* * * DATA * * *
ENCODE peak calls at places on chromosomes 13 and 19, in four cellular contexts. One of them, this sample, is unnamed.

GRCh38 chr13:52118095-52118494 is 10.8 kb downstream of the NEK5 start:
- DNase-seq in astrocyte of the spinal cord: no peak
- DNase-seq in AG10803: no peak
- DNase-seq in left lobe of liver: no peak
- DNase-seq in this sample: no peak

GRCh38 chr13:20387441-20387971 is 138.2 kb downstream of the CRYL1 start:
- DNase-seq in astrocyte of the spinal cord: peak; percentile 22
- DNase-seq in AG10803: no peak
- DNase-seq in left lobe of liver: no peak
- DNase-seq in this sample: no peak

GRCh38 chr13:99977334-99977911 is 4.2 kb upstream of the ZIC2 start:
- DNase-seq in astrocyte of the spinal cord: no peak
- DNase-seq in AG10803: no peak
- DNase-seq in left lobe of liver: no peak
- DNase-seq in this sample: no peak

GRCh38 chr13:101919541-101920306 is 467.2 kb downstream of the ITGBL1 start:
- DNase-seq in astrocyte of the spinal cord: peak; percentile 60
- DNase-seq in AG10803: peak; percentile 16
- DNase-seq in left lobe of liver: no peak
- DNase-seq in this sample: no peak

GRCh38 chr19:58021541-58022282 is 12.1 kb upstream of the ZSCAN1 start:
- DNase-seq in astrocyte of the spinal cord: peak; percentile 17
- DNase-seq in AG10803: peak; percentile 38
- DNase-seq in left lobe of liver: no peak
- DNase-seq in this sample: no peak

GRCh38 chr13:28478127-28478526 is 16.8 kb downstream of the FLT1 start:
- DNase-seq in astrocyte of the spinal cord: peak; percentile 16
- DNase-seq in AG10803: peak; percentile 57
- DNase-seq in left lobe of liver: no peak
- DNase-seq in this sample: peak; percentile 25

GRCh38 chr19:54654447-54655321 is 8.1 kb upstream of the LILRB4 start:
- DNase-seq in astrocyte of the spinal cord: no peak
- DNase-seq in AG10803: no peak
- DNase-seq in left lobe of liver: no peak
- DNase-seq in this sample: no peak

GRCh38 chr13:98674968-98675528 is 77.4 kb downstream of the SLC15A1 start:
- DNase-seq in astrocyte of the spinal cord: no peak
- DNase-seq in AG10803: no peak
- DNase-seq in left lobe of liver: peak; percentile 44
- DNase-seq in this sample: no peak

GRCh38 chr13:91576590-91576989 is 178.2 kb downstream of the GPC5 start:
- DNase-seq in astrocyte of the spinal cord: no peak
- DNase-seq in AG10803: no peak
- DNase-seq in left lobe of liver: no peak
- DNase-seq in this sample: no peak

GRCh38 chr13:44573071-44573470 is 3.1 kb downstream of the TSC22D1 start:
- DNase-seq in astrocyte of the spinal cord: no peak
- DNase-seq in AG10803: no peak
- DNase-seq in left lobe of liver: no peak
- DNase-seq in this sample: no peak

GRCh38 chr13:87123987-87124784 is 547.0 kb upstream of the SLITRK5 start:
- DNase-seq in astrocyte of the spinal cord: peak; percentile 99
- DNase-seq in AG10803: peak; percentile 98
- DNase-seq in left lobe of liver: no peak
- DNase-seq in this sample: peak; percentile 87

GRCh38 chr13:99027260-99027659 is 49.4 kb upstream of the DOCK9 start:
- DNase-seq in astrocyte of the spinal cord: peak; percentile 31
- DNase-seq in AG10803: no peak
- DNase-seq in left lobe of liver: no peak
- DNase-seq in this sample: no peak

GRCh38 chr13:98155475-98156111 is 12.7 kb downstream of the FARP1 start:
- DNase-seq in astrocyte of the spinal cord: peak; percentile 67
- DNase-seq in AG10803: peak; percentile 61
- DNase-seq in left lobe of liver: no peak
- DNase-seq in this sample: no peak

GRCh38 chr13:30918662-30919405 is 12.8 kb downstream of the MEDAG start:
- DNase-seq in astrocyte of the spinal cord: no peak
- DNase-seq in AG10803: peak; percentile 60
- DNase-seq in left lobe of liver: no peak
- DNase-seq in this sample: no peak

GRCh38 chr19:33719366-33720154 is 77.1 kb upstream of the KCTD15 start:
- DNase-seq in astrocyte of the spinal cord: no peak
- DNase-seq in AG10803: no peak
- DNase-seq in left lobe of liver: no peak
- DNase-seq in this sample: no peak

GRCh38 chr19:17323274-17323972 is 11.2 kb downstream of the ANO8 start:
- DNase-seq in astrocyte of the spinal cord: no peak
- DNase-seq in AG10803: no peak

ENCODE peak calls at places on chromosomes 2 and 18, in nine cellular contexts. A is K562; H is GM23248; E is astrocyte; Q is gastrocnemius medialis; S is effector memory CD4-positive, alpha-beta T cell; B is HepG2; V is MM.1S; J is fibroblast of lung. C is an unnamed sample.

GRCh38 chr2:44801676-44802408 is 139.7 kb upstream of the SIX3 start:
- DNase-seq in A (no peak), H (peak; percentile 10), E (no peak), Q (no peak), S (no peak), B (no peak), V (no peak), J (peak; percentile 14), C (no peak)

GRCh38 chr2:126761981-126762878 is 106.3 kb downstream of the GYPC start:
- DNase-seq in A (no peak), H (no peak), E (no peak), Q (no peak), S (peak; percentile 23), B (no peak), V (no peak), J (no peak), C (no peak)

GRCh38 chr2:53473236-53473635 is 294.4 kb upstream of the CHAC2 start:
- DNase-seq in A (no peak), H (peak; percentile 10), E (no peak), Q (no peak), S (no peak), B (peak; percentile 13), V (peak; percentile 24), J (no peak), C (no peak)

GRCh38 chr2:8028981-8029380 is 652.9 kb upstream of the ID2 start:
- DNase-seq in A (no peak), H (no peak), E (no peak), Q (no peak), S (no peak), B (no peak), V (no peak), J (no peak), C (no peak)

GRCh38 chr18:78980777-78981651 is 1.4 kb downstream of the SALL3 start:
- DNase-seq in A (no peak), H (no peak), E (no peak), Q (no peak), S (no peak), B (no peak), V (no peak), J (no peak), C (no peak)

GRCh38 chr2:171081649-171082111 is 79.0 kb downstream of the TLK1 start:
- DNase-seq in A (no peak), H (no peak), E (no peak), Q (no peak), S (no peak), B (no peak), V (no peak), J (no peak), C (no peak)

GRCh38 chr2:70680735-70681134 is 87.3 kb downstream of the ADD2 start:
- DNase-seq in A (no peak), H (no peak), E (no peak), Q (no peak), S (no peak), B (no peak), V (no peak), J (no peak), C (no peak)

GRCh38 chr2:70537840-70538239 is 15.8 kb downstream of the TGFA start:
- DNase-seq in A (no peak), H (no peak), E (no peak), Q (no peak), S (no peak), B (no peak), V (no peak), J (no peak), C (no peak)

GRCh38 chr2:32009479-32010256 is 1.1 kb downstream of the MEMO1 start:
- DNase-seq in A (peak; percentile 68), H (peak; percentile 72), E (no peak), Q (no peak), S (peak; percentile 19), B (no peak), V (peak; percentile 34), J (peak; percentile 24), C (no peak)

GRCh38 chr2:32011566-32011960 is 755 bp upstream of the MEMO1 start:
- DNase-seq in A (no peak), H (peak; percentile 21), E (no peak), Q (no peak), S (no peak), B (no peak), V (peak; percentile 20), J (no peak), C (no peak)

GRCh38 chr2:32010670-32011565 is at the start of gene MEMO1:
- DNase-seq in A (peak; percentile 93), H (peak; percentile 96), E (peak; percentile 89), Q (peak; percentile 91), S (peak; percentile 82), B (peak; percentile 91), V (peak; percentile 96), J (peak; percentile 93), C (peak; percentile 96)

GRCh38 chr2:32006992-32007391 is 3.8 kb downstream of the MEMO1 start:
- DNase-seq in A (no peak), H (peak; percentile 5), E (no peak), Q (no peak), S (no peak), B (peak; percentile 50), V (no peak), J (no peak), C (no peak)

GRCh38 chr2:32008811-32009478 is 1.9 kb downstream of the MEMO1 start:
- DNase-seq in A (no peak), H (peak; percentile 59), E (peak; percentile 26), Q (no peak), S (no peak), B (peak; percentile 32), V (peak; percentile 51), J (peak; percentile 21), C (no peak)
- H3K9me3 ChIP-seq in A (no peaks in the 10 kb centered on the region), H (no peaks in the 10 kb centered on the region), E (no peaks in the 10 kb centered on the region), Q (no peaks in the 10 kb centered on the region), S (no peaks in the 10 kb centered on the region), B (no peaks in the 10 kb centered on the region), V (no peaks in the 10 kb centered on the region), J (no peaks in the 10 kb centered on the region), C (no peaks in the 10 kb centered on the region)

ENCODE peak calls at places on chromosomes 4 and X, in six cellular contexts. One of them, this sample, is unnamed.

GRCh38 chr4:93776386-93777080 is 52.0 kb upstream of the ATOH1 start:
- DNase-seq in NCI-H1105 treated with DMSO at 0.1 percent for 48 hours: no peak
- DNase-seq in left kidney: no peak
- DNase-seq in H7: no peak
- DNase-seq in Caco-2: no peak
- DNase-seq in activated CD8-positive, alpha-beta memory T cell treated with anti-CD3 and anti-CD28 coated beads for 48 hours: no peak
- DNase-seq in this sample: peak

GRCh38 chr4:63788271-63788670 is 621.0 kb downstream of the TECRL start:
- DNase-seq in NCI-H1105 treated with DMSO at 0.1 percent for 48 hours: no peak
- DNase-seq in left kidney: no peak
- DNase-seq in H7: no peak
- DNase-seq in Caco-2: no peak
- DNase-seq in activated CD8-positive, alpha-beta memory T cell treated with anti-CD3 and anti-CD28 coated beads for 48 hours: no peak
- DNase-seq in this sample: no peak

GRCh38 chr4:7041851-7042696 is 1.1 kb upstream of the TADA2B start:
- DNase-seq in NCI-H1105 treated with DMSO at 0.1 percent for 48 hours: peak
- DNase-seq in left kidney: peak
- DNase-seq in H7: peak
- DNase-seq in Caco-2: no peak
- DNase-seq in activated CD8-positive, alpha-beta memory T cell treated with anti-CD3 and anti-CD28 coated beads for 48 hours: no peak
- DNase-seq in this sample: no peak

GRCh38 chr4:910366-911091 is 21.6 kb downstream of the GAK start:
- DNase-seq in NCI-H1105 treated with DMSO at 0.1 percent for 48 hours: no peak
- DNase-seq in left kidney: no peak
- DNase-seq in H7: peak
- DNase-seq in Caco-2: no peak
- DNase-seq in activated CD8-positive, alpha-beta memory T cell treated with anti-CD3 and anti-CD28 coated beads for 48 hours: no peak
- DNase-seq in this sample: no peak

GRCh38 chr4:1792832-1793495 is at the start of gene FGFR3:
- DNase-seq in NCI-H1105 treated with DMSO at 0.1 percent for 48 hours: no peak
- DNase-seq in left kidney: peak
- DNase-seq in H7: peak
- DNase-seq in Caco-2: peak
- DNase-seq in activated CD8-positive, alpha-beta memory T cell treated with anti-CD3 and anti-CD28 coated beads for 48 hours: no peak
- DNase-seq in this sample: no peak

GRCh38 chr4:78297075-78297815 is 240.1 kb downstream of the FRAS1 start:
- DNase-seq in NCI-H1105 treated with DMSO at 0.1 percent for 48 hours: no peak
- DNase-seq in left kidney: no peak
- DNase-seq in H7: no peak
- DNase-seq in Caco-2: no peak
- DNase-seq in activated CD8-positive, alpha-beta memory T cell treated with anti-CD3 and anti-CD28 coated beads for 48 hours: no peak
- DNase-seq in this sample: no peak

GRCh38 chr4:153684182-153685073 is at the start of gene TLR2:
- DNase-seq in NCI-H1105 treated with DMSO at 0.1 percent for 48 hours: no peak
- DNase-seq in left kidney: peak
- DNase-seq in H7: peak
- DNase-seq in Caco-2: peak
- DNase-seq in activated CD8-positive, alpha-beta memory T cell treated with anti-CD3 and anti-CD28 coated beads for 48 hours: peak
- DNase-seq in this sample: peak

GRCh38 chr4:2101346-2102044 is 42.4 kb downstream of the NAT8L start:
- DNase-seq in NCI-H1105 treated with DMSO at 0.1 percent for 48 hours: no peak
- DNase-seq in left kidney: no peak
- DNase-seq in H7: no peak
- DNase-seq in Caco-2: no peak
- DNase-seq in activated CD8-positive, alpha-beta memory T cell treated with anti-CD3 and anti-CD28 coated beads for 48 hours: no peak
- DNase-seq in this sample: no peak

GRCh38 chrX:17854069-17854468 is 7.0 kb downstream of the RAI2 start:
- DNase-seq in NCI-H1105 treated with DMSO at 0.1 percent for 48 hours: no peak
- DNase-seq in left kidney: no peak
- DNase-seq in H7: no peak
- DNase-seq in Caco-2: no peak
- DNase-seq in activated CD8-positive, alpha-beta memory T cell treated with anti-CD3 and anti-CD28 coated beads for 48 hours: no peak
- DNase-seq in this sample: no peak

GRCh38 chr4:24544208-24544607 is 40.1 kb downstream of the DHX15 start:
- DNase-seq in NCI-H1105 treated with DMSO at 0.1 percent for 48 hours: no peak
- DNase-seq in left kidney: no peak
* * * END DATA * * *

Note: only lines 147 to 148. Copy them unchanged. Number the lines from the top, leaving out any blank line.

- DNase-seq in H7: no peak
- DNase-seq in Caco-2: no peak